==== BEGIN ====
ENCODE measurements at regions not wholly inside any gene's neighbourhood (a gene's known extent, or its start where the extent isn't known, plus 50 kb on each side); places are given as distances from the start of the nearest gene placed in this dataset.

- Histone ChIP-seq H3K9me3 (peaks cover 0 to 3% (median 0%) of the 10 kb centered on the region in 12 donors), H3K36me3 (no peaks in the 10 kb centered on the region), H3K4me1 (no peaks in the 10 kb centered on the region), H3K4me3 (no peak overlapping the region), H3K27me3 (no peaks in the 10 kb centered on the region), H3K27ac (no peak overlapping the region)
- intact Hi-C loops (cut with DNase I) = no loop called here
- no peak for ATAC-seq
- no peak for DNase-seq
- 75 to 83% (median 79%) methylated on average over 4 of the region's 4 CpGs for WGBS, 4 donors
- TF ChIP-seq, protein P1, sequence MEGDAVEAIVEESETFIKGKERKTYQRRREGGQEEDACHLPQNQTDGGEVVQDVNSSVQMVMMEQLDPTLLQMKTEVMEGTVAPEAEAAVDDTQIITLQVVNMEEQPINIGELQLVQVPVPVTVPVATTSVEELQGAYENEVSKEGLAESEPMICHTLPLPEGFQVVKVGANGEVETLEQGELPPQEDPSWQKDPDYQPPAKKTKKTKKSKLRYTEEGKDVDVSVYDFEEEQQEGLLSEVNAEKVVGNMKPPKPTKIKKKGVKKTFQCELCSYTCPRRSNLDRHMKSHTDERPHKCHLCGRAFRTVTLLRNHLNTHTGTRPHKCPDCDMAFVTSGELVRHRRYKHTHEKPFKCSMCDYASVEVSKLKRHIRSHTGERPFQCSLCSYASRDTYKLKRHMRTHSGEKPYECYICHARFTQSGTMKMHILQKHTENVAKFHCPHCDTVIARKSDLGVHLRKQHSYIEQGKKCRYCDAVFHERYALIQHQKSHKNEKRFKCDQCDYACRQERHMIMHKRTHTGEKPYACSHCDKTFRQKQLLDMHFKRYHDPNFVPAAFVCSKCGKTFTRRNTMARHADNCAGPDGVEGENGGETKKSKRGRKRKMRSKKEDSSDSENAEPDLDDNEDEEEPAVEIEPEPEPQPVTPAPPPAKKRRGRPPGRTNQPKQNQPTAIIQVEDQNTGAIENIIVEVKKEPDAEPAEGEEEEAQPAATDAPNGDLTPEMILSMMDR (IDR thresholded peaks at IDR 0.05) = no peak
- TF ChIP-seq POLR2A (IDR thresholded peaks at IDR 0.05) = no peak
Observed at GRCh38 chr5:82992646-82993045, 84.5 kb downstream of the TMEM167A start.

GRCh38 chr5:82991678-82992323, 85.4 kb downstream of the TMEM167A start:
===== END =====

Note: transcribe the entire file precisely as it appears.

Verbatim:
ENCODE measurements at regions not wholly inside any gene's neighbourhood (a gene's known extent, or its start where the extent isn't known, plus 50 kb on each side); places are given as distances from the start of the nearest gene placed in this dataset.

- Histone ChIP-seq H3K9me3 (peaks cover 0 to 3% (median 0%) of the 10 kb centered on the region in 12 donors), H3K36me3 (no peaks in the 10 kb centered on the region), H3K4me1 (no peaks in the 10 kb centered on the region), H3K4me3 (no peak overlapping the region), H3K27me3 (no peaks in the 10 kb centered on the region), H3K27ac (no peak overlapping the region)
- intact Hi-C loops (cut with DNase I) = no loop called here
- no peak for ATAC-seq
- no peak for DNase-seq
- 75 to 83% (median 79%) methylated on average over 4 of the region's 4 CpGs for WGBS, 4 donors
- TF ChIP-seq, protein P1, sequence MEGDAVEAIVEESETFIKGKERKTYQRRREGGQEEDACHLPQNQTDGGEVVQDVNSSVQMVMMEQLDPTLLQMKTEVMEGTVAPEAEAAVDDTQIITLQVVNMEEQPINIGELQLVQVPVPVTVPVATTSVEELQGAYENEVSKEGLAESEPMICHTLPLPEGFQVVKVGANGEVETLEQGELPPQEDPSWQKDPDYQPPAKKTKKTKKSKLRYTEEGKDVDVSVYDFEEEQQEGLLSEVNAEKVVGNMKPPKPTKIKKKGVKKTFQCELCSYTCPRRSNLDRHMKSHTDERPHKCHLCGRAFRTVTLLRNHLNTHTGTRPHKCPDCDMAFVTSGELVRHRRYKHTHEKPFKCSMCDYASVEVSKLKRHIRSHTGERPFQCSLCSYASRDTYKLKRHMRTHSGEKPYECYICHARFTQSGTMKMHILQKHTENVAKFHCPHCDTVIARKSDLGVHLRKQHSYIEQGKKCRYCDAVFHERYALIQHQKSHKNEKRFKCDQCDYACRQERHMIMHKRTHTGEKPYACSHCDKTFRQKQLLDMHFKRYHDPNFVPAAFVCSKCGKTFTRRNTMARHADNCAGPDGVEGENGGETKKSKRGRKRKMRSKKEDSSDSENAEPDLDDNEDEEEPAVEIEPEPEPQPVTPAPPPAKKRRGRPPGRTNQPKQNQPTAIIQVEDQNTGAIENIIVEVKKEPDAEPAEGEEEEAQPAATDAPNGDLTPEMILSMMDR (IDR thresholded peaks at IDR 0.05) = no peak
- TF ChIP-seq POLR2A (IDR thresholded peaks at IDR 0.05) = no peak
Observed at GRCh38 chr5:82992646-82993045, 84.5 kb downstream of the TMEM167A start.

GRCh38 chr5:82991678-82992323, 85.4 kb downstream of the TMEM167A start: